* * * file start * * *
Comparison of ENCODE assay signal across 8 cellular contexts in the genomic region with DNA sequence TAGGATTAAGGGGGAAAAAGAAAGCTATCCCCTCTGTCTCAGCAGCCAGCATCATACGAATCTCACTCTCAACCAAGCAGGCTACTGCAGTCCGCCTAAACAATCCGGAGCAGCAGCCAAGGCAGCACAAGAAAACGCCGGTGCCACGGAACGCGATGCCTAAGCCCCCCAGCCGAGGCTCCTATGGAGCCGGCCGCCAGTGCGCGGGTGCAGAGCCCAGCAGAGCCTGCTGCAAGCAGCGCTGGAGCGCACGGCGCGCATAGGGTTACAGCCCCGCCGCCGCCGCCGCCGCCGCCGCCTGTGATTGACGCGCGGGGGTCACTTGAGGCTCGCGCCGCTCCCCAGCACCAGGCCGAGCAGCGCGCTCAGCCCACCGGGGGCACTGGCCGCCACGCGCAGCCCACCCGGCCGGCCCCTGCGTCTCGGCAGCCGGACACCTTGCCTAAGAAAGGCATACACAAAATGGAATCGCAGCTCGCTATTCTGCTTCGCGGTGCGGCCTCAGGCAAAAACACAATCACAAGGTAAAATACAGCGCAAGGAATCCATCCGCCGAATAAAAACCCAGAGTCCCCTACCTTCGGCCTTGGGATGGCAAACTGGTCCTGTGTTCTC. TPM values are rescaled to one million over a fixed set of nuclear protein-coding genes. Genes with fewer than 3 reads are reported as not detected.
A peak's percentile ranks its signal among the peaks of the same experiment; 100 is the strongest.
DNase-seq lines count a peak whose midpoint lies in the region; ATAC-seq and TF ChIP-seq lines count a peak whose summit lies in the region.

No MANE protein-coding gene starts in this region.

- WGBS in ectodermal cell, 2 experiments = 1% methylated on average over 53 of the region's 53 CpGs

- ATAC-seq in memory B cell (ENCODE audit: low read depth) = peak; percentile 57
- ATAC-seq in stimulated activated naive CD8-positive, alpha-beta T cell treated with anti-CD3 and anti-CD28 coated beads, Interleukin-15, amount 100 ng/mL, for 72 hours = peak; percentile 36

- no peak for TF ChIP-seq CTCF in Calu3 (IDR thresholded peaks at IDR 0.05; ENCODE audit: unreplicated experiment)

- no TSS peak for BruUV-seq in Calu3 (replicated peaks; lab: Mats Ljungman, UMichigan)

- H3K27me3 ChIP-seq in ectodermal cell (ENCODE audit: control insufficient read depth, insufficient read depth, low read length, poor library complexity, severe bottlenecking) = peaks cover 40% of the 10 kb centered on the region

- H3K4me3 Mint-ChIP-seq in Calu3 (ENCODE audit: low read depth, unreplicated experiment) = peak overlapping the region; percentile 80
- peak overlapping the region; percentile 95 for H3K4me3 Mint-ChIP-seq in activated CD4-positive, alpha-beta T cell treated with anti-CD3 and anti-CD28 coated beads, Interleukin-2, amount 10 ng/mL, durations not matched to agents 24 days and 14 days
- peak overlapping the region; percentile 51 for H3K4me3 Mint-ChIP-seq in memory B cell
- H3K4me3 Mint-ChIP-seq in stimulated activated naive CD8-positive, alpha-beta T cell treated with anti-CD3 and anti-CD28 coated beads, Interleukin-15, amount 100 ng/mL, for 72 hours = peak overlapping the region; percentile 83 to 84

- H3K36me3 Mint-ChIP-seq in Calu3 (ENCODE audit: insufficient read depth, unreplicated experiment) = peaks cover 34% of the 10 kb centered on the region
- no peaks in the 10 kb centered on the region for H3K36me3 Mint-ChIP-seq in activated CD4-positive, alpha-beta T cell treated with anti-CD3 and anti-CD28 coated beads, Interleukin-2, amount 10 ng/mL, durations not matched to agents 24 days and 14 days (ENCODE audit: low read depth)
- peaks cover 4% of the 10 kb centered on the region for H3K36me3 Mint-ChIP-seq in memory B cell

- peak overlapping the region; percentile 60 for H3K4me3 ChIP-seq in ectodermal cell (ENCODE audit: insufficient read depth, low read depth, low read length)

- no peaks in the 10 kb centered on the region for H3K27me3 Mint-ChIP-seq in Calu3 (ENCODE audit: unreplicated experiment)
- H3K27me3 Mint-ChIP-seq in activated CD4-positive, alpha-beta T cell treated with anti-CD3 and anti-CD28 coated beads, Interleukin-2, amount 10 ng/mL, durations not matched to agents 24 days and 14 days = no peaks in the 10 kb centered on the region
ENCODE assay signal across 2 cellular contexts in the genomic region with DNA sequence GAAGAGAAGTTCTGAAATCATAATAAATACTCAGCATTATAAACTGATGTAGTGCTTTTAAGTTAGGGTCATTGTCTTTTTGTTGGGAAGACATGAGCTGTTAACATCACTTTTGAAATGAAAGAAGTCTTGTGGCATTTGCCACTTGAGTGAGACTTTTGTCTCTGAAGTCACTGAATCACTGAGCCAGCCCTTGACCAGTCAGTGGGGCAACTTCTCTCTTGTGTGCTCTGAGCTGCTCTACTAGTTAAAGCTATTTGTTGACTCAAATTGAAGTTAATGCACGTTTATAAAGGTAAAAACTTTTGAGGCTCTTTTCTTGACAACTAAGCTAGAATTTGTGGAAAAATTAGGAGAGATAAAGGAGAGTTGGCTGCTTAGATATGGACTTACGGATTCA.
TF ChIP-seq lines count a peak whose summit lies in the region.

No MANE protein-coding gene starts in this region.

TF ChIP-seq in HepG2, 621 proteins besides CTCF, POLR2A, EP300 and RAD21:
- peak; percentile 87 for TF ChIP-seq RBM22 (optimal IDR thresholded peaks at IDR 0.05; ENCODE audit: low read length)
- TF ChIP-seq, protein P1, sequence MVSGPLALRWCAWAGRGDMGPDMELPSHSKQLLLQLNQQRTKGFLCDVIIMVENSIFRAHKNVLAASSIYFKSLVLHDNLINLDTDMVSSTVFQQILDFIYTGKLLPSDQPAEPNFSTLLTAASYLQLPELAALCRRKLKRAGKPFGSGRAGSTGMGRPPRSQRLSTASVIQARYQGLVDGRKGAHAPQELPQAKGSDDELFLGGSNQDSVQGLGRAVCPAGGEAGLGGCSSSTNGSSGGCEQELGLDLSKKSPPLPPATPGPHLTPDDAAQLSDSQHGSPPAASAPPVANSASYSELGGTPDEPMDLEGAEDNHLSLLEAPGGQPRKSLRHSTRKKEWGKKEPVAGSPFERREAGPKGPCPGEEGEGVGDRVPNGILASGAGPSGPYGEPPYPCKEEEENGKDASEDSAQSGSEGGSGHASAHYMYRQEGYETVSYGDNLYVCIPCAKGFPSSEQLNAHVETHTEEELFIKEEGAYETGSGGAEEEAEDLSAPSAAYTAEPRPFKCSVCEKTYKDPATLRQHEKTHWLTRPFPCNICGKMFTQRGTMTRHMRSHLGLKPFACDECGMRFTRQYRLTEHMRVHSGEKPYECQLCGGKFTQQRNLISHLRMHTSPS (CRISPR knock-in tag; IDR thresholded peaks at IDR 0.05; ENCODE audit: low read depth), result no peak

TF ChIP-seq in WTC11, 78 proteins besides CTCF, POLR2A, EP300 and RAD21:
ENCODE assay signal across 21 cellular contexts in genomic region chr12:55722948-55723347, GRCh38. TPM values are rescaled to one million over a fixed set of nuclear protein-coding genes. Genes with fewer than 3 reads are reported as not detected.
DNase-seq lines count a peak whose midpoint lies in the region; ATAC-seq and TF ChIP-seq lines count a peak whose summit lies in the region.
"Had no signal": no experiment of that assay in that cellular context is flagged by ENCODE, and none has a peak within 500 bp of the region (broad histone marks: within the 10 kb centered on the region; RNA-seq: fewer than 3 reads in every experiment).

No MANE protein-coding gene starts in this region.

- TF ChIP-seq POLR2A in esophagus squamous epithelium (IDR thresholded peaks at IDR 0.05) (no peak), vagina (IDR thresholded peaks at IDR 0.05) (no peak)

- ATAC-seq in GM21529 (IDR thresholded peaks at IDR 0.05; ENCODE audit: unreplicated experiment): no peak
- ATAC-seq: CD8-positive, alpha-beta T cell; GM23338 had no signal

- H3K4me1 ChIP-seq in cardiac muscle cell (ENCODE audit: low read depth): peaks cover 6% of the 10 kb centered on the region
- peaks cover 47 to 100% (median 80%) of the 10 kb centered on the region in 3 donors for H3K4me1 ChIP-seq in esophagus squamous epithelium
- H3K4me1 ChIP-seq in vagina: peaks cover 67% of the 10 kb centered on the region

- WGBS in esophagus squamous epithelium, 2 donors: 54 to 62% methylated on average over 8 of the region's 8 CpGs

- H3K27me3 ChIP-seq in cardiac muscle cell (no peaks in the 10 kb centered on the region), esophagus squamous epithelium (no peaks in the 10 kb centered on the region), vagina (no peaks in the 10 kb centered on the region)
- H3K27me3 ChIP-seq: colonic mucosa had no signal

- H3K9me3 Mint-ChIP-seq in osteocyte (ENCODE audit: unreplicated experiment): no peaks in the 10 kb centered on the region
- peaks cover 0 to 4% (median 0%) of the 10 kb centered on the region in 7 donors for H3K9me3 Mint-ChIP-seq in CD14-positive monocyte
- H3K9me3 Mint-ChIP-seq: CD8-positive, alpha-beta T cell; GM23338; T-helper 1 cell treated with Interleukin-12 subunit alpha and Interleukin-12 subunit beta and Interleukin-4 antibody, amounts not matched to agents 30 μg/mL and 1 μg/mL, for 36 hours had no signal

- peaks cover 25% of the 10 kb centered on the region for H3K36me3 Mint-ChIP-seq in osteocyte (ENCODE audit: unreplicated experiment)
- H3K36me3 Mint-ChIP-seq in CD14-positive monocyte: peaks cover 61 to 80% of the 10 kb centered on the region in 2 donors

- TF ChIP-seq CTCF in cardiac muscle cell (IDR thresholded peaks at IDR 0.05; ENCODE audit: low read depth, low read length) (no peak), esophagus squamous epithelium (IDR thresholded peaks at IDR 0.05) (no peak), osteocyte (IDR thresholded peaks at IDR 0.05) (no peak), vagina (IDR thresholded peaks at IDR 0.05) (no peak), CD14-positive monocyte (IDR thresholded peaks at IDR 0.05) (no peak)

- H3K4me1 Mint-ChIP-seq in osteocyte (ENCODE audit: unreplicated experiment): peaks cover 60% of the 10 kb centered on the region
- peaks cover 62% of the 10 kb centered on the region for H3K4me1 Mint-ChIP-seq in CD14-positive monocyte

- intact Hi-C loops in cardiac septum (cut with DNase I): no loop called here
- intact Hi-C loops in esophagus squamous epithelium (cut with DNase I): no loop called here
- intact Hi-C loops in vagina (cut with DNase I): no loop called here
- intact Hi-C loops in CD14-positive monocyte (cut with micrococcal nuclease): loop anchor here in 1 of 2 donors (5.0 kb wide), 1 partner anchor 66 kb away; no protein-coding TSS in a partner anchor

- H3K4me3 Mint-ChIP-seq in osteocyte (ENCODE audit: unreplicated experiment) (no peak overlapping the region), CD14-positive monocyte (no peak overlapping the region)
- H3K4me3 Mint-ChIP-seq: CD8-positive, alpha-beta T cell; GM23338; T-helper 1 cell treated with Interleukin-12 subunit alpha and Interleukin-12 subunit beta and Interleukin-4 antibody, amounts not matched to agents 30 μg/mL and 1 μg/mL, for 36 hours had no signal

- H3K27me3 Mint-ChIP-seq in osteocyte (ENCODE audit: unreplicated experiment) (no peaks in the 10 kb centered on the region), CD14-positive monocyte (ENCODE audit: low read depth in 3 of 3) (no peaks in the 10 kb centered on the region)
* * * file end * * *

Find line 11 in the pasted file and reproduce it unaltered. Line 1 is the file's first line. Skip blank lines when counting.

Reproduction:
- H3K4me3 Mint-ChIP-seq in Calu3 (ENCODE audit: low read depth, unreplicated experiment) = peak overlapping the region; percentile 80